The expression levels of subsets of NITR genes have been described in various tissues in multiple bony fish species and NITR transcripts are detected predominantly in hematopoietic tissues (Strong et al. 1999; Hawke et al. 2001; Yoder et al. 2002; Piyaviriyakul et al. 2007; Evenhuis et al. 2007; Ferraresso et al. 2009). The majority of NITR transcripts are between 1.4 to 2.0 kB as detected by RNA blot analyses. NITR expression in spleen, kidney and intestine is more abundant than in muscle and liver (Strong et al. 1999; Hawke et al. 2001; Yoder et al. 2002; Evenhuis et al. 2007; Ferraresso et al. 2009). NITRs also are expressed in circulating leukocytes of trout and sea bass (Yoder et al. 2002; Ferraresso et al. 2009) as well as in gills of Japanese flounder and sea bass (Piyaviriyakul et al. 2007; Ferraresso et al. 2009) and on TCRα+ and IgM+ lymphocytes in Japanese flounder (Piyaviriyakul et al. 2007). RT-PCR analyses reveal that several different classes of NITRs are expressed at different levels in different tissues (Strong et al. 1999; Hawke et al. 2001; Yoder et al. 2002; Piyaviriyakul et al. 2007; Ferraresso et al. 2009). Furthermore, expression of NITR transcripts has been detected by RNA blot and RT-PCR analyses in various clonal NK-like, T, B, and macrophage cell lines of channel catfish (Hawke et al. 2001; Evenhuis et al. 2007). Certain NITRs in catfish appear to be expressed nearly ubiquitously in the various hematopoietic cell lines whereas expression of other catfish NITRs is more restricted (Evenhuis et al. 2007).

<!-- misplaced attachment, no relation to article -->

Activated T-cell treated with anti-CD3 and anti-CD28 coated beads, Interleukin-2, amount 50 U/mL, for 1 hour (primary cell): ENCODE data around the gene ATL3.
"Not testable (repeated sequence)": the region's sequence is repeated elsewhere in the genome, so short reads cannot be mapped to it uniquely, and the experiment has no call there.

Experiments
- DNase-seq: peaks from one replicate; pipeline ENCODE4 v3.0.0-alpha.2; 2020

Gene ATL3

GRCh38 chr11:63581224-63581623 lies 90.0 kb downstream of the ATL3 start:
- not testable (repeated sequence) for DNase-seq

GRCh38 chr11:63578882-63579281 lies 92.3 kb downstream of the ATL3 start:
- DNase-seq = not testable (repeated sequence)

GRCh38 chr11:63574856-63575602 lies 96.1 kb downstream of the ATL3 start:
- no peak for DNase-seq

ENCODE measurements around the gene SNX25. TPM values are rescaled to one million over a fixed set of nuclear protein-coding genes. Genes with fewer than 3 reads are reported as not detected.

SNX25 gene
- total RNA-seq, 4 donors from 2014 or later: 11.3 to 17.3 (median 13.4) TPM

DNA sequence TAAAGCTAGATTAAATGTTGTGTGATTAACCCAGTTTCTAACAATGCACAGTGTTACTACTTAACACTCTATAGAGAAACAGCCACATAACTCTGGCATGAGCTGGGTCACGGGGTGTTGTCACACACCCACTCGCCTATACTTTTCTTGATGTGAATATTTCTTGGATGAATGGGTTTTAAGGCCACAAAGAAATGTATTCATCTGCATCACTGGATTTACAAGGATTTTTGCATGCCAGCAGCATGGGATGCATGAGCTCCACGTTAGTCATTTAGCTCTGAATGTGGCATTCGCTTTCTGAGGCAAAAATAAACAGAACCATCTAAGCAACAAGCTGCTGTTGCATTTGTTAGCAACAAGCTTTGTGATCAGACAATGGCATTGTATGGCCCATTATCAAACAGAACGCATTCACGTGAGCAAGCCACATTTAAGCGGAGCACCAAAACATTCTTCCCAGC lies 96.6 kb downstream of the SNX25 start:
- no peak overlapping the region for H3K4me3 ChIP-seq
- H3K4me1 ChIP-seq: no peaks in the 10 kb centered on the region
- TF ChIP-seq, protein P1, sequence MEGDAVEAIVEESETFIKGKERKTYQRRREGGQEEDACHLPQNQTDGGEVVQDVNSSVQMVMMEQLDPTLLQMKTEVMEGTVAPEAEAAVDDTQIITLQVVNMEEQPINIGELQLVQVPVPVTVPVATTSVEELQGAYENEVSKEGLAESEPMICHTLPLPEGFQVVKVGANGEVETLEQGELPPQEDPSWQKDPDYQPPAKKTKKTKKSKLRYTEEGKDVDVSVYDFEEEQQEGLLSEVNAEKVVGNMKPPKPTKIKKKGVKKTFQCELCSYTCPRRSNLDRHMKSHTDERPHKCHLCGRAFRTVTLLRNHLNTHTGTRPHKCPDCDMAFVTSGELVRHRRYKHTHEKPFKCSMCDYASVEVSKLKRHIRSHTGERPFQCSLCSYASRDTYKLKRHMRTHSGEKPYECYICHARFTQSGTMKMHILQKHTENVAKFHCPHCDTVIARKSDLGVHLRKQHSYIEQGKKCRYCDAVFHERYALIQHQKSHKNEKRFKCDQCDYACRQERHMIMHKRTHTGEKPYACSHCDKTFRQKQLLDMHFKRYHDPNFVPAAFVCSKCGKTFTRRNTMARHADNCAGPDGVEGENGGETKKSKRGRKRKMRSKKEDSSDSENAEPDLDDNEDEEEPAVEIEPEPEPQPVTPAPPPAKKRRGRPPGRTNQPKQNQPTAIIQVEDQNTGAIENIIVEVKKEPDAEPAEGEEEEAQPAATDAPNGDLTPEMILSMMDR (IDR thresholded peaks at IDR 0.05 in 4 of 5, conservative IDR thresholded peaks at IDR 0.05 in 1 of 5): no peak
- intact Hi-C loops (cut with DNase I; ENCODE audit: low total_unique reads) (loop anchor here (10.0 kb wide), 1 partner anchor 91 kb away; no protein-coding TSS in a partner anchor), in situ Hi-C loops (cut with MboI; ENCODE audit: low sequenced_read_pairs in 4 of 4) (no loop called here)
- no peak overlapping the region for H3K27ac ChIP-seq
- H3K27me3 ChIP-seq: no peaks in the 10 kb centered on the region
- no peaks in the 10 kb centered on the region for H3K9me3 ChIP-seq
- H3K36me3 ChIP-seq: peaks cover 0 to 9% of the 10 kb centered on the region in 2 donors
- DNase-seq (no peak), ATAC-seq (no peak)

Thirty-six zebrafish NITR genes representing 12 families of NITRs have been identified from the zebrafish genome in a single gene cluster on chromosome 7 (Yoder et al. 2004). Three additional NITR genes, defining two additional families, are encoded in a gene cluster on zebrafish chromosome 14 (Yoder et al. 2008). Neither the tissue distribution nor expression of the different NITR families has been examined in a comprehensive manner. We describe herein the expression patterns of 14 different NITR families in zebrafish embryos, tissues and leukocytes.

In order to detect all possible NITR transcripts, including described polymorphisms and alleles, a panel of primers was developed for detecting NITR transcripts by RT-PCR. For example, three degenerate primer pairs were used to detect the 14 member genes of the nitr1 family (Fig. 1 and Table 1). As observed previously in other bony fish species, all zebrafish NITRs are expressed in the kidney, spleen and intestine; a few NITR transcripts are expressed at lower levels in the liver (Fig. 2). Notably, transcripts of the nitr1, nitr3, nitr6, nitr7, nitr9, nitr10, nitr12, and nitr14 families were detected in the ovary. However, only maternal transcripts of nitr3, nitr7, and nitr9 were detected in the 1-cell embryo (0-h post-fertilization) and only nitr3 was expressed throughout embryogenesis. Efforts to further characterize nitr3 expression during embryogenesis using whole mount RNA in situ hybridization were unsuccessful (Cannon, Litman and Yoder, data not shown; Thisse and Thisse 2004). These observations are not surprising based on relative levels of expression seen here and noted in previous efforts to recover nitr3 cDNAs in library screening. The role of the maternal and embryonic NITR transcripts is unknown but of considerable interest.